The prosecutor demands that Päivi Räsänen's writings on homosexuality are removed. Her lawyer underlines the politician’s belief in the dignity of all people and refers to the European Court of Human Rights.
Päivi Räsänen, the Finnish parliamentarian and Bible-believing Christian, faced the court in Helsinki for 8 and a half hours on 24 January.
The General Prosecutor of Finland brought her to court over 3 separate cases (a social media post, a booklet from 2004 and statements in a radio show). In all of them she has been accused of breaking Chapter 10 of Finnish Penal Code, which refers to cases of “ethnic agitation”, including “incitement to hatred” against homosexuals.
Around 85 people gathered in front of the Helsinki District Court, reported Finnish magazine Uusi Tie. They held banners defending freedom of speech. “I consider Päivi Räsänen to be an exemplary believer in her courage and uncompromising adherence to God's Word and speaking the truth in love”, said one of her supporters. One day earlier, 120 people expressed their solidarity with the parliamentarian in front of the embassy of Finland in Norway.
In the case regarding the booklet “Male and Female He created them”, Evangelical Lutheran Mission Diocese of Finland bishop Juhana Pohjola, the publisher of the text, was also responding to the judge.
The proceedings started with the prosecutor’s statement. According to a summary offered by news website CNE, the prosecutor’s arguments included the argument that “it is not innocent to say that homosexuality is a sin. On the contrary, it could be more serious saying that it is a sin than a crime. To condemn an act means condemning the person. To condemn homosexual acts means breaking the identity of the homosexual person” (this quote is a summary of the prosecutor's words, not literal wording).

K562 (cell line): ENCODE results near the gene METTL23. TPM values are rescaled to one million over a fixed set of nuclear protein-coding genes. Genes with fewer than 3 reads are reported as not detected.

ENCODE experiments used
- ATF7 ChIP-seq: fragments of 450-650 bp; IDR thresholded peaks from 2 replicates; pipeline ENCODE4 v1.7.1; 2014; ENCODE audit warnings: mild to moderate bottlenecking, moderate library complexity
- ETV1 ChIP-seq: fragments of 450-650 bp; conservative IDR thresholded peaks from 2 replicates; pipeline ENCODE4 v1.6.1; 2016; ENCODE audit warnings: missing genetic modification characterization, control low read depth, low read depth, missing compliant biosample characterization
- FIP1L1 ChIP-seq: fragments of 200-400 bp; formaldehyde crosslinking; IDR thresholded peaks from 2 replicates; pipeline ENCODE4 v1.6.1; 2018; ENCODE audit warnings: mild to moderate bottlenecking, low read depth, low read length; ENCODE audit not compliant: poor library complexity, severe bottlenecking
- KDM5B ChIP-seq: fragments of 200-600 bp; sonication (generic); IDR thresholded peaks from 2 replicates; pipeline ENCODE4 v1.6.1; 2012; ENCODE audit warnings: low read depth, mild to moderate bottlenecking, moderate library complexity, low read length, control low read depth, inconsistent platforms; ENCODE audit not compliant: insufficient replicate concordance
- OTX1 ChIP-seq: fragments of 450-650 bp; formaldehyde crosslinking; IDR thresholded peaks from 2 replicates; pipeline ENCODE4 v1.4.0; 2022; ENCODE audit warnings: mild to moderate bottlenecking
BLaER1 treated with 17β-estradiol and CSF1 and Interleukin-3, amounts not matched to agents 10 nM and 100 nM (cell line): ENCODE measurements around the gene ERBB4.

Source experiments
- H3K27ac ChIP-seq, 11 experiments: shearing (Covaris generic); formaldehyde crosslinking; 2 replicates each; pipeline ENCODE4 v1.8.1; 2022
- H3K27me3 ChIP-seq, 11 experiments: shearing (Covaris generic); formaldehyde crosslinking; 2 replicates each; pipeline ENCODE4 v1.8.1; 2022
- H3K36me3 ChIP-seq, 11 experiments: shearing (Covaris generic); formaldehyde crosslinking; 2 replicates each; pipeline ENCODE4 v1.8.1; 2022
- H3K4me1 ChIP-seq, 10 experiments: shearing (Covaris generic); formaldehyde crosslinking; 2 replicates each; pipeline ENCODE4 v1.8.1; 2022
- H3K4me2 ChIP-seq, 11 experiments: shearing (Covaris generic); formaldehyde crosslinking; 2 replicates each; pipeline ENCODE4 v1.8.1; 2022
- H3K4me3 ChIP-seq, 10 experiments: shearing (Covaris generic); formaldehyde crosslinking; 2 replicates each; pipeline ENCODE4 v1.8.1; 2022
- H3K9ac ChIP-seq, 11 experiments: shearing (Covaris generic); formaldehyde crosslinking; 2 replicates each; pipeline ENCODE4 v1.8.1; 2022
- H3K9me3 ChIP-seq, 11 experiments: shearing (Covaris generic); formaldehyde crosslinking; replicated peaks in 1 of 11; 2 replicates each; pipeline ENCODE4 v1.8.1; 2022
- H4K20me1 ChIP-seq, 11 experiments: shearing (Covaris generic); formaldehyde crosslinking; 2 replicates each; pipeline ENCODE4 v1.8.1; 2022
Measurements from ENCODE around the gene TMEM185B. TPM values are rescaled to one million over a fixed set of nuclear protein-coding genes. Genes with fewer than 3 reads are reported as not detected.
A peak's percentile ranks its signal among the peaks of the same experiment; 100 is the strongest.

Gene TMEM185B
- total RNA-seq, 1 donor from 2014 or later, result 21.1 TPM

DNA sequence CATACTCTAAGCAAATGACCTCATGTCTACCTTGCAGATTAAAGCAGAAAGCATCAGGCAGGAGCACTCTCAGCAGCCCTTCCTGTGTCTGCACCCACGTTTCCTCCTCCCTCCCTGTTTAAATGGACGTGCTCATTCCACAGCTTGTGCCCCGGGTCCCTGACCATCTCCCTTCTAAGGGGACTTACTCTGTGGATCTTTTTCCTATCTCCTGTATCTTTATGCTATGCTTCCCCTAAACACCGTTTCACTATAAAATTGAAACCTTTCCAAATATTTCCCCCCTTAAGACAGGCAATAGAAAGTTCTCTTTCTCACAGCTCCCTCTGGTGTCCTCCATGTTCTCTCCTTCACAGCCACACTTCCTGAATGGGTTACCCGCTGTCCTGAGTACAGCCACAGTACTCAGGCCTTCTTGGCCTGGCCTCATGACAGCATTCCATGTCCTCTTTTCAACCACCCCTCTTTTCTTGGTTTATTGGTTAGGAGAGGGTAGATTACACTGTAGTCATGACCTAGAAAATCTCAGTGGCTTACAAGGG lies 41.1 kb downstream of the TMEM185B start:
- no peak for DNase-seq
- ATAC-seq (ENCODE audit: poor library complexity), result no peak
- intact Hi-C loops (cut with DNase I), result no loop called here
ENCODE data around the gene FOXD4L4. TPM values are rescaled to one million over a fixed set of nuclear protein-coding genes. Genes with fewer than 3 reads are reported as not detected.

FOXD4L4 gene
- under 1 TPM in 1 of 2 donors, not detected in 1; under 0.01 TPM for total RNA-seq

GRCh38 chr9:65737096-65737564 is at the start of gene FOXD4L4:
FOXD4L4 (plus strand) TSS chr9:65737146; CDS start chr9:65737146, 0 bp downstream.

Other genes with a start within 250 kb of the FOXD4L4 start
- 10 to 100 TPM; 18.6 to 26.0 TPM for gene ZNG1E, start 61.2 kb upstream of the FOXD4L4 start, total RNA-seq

According to Uusi Tie, the prosecutor said (literal words translated from Finnish): "Räsänen and Pohjola are not here before the Inquisition to be tried for heresy. Everyone is free to believe what they want. Freedom of religion and conscience includes the right to express one's beliefs, but this freedom can be restricted in order to safeguard other freedoms. Merely quoting biblical passages is not a crime, nor is discussing biblical interpretation. However, interpreting the Bible in a certain way and publishing one's own opinions with reference to them may be a crime if they offend an individual or a group of people".
He added that Räsänen's convictions were "a typical example of extreme Christian thinking".
Homosexual acts are intrinsecally linked to sexual identity, therefore disapproving non-heteronormative lifestyles would be harmful for LGBT youth, the prosecutor argued, according to CNE.
In his answers, the lawyer of Päivi Räsänen said she never attacked the dignity of homosexual people but repeatedly affirmed her biblical convictions about sexuality and marriage included the conviction that all people are equally valuable in God’s image.
Räsänen's lawyer added that not being able to criticise the LGBT movement would shut down all political debate. He also quoted the European Court of Human Rights, which has said that criticism and even language that could be found insulting by some in the defense of certain ideas should not be banned when this would restrict socio-political discourses.
Räsänen’s lawyer even read portions of the Apostle Paul’s letter to the Romans to explain what sin means from a theological perspective.
Later, according to CNE, Päivi Räsänen told the court: "The prosecutor's allegation that I would hold the homosexuals inferior is insulting. It insults both me and the homosexuals. I have not said this, and I do not think so".
When this article was published, the proceedings of the 24 January trial session had not finished. Evangelical Focus will publish more information about the outcome of this trial. Read more information about this case here.
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